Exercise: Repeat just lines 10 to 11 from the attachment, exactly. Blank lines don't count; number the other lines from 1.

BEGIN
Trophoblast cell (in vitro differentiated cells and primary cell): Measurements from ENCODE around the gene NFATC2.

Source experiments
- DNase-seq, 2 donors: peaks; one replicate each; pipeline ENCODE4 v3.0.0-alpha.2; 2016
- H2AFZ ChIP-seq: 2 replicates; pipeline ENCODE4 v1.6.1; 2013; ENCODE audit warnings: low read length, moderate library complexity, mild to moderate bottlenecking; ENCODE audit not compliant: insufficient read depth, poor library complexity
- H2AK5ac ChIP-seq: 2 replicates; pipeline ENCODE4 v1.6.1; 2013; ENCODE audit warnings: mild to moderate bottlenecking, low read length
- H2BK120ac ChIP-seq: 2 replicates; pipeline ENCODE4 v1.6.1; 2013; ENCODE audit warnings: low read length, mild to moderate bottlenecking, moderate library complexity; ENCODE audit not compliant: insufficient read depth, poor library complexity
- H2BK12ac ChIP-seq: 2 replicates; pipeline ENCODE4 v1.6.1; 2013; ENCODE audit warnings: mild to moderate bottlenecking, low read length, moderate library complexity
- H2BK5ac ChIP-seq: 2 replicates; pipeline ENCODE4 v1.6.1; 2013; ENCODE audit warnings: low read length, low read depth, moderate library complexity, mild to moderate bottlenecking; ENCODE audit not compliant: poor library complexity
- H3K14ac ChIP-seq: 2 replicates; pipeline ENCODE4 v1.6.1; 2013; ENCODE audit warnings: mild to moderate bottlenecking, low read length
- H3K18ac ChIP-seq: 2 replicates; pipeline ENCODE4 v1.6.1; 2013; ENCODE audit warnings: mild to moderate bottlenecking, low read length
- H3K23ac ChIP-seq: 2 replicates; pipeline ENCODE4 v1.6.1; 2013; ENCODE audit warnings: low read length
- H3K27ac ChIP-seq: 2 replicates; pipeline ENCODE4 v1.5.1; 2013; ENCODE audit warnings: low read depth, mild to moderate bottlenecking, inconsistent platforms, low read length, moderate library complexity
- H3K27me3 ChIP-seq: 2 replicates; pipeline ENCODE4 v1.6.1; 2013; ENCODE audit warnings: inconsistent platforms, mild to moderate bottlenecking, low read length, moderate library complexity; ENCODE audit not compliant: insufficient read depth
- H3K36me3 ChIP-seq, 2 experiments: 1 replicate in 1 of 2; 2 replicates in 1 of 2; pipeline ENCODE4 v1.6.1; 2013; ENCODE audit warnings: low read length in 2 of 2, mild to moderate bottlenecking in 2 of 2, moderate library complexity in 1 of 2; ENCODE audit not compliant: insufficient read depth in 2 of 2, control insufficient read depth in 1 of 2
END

- H3K18ac ChIP-seq: 2 replicates; pipeline ENCODE4 v1.6.1; 2013; ENCODE audit warnings: mild to moderate bottlenecking, low read length
- H3K23ac ChIP-seq: 2 replicates; pipeline ENCODE4 v1.6.1; 2013; ENCODE audit warnings: low read length